Can Drobo cop SMB storage market with ultra-simple B1200i?IT-Director.com Sep 06, 2011 Back to press
Drobo's prosumer pedigree provides the clue as to why its new B1200i (iSCSI) storage box is the lowest cost business storage SAN appliance and has ultra-simple configuring and operation.
Consumers demand devices with simple, automated operation. So when Drobo (formerly Data Robotics) started to sell its storage boxes to SMBs as well as to professional consumers (prosumers) it already had a built-in simplicity ethos. Drobo has now extended this through its automated data-aware tiering technology.
The B1200i is a 3U rackmount box housing up to 12 standard SSD, SAS or SATA drives in any mix (so a theoretical maximum of 36TB). But it's the automation bit that SMBs should like - especially that it automatically optimises performance across these drives of mixed speeds, all the time in real-time, regardless of the application workload mix.
This new feature complements other automation already found in its earlier B800i and B800fs boxes. Its 'BeyondRAID' automated RAID management maintains operation if two drives fail, supports this mix of drive speeds and manufacturers, and allows drive hot-swapping and reordering to facilitate fast upgrades. The automated thin provisioning includes reclamation of 'deleted' storage; it is aware of whole disk array utilisation and can permit more capacity to be configured than current available.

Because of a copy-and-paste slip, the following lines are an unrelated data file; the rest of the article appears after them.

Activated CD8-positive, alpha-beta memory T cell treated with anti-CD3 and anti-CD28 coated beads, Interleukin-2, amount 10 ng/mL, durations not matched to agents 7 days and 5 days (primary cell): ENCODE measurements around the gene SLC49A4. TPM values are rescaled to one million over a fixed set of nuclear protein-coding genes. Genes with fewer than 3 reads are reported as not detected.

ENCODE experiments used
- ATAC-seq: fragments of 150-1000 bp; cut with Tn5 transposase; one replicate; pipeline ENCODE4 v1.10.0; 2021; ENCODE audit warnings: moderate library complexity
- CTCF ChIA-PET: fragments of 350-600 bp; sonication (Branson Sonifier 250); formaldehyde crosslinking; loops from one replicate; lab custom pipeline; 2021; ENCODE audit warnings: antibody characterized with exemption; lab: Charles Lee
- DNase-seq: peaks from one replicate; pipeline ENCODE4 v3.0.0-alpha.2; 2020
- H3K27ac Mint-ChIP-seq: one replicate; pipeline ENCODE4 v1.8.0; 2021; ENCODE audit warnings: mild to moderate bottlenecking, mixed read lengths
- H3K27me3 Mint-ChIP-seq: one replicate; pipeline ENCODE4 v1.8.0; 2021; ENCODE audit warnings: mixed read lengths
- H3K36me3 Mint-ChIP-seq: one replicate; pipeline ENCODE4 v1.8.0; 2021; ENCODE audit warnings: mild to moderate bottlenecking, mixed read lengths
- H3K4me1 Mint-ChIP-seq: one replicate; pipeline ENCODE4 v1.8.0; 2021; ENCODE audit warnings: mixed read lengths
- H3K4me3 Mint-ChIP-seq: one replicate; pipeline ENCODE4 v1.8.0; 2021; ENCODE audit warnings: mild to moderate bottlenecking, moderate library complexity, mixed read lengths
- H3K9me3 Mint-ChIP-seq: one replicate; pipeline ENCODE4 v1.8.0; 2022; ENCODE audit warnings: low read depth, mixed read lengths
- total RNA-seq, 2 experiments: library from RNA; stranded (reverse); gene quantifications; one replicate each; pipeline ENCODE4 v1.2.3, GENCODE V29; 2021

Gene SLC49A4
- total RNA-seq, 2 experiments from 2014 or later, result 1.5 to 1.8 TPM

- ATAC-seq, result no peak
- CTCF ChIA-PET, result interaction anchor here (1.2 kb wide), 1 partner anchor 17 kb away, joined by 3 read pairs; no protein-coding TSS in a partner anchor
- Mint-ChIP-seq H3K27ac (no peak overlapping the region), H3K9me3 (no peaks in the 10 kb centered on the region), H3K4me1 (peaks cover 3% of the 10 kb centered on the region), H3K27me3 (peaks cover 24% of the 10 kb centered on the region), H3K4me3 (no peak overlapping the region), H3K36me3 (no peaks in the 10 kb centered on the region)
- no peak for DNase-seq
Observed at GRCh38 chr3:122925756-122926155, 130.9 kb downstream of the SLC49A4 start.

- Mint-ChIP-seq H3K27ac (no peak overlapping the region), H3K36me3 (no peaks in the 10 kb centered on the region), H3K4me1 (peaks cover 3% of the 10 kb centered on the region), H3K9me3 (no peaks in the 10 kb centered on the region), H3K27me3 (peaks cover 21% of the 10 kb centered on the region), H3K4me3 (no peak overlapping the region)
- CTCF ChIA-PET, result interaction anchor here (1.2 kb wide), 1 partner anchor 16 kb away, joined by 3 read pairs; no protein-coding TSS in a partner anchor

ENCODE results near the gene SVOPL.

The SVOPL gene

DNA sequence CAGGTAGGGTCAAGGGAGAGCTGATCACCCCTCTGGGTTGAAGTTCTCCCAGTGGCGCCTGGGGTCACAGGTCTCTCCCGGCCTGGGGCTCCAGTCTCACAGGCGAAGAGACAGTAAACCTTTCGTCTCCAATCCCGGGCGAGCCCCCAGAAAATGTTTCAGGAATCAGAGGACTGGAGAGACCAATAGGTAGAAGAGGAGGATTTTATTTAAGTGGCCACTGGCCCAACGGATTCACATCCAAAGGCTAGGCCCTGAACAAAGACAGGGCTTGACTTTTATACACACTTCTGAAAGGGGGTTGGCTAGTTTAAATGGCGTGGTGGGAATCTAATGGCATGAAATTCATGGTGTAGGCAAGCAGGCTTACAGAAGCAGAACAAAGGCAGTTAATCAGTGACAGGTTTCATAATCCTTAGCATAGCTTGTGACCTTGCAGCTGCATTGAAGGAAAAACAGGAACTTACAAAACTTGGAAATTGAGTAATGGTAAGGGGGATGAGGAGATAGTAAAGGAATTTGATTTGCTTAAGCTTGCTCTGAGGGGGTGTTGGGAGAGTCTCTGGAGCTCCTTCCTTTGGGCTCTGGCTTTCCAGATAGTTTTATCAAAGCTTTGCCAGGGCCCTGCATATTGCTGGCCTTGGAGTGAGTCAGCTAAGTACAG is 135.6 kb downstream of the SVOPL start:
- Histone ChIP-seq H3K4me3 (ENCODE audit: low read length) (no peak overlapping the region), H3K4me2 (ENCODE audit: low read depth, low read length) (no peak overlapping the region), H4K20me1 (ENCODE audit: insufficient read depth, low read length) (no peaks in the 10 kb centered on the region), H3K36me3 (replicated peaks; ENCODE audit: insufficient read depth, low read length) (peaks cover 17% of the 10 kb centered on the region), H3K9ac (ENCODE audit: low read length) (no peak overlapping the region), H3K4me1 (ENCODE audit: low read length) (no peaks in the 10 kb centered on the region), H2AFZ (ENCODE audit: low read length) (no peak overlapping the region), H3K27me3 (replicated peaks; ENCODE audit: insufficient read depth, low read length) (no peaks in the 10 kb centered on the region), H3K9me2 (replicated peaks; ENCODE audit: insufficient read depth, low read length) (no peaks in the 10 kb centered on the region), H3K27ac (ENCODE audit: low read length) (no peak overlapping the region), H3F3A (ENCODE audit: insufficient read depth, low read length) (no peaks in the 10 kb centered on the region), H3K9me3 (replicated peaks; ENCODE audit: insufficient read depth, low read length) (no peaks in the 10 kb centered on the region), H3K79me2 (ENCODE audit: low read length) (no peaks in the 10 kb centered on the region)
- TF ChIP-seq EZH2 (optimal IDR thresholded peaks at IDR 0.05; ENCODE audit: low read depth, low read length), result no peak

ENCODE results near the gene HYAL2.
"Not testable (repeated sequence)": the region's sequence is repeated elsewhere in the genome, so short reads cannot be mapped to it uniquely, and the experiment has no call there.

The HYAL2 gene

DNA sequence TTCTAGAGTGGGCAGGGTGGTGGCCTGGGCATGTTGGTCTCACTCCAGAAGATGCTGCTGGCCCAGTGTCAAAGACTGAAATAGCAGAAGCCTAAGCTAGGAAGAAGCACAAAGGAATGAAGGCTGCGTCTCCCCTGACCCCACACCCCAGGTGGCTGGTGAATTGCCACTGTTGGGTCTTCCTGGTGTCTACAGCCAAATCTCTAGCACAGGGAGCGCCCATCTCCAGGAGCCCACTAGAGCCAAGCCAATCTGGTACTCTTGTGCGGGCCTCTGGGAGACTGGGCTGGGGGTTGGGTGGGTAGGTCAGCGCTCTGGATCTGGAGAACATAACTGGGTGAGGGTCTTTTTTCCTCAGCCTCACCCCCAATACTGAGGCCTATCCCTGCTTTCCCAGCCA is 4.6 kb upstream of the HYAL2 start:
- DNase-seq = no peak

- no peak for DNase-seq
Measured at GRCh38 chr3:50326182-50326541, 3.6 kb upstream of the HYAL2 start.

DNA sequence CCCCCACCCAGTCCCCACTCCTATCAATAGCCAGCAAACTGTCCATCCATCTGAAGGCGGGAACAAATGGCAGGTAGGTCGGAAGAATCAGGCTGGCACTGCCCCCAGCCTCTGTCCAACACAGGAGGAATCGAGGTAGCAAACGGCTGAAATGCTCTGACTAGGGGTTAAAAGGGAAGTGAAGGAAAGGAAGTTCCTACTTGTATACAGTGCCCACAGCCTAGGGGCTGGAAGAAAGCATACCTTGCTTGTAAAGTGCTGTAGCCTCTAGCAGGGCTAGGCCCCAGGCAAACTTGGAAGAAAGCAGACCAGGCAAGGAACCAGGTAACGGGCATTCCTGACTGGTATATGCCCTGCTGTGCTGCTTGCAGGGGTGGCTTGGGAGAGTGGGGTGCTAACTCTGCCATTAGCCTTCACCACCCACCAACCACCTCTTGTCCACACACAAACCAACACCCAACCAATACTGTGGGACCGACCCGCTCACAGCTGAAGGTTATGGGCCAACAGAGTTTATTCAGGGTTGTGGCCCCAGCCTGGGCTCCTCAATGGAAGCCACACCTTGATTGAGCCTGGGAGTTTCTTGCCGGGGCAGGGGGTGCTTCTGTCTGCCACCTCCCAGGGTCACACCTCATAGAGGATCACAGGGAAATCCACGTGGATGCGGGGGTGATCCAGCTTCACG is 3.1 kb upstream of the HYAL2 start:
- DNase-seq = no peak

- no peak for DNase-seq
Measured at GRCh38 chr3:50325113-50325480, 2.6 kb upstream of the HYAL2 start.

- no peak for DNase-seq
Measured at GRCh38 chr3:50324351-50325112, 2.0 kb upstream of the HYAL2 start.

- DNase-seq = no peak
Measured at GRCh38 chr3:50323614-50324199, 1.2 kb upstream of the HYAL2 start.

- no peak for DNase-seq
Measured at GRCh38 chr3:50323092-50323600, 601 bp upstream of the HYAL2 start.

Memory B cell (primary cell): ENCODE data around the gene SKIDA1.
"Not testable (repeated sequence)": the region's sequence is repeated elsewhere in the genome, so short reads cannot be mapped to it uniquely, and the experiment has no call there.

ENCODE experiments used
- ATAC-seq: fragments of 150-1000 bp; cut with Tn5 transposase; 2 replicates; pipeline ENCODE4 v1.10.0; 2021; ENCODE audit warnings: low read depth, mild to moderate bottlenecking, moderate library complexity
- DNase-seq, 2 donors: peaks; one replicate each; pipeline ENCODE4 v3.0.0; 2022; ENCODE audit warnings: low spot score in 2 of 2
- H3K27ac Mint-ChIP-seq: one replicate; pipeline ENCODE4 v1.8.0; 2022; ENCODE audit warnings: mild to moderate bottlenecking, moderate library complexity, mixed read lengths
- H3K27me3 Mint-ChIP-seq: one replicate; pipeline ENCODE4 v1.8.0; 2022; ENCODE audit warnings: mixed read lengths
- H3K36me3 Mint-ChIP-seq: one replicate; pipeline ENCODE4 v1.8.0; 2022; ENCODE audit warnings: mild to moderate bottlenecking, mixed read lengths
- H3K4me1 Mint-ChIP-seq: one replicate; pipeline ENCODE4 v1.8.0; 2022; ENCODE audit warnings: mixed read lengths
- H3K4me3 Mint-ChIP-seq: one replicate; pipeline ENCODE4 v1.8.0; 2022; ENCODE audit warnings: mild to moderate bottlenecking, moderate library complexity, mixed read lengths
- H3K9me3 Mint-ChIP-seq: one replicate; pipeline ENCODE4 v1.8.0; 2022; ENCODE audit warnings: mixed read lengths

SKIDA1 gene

The B1200i entry-level price is around $10,000, or below $20,000 with SSDs, probably less than a quarter of similar-sized storage from competitors. So Drobo hopes SMBs will jump at the ultra-low CAPEX and spot a potentially low OPEX as no administrator is needed to repeatedly configure, tune, test then adjust settings to create and maintain optimum performance.
Drobo's market is now 50-50 SMB/prosumer. It has over 25,000 users increasing by 2,500 per quarter. So it knows the needs of this specific market - low CAPEX and OPEX, with no waste through over-configuring, minimised breakdown risk and plug-and-go operation. Its resellers should have an easy sales story and are probably expecting a low level of ongoing support.
The B1200i is absolutely not designed for enterprises (except perhaps for departmental storage), but who can touch it in its space? The likes of EMC, Dell and HP may sneer at a "ridiculously low" price-tag and argue that "you get what you pay for"; but I doubt that this will deter many SMBs anxious for big savings.
Drobo's immediate challenges are probably for the B1200i to perform to its promised spec, without serious teething troubles, and to meet demand through a new production line. I will watch market take-up and feedback with interest.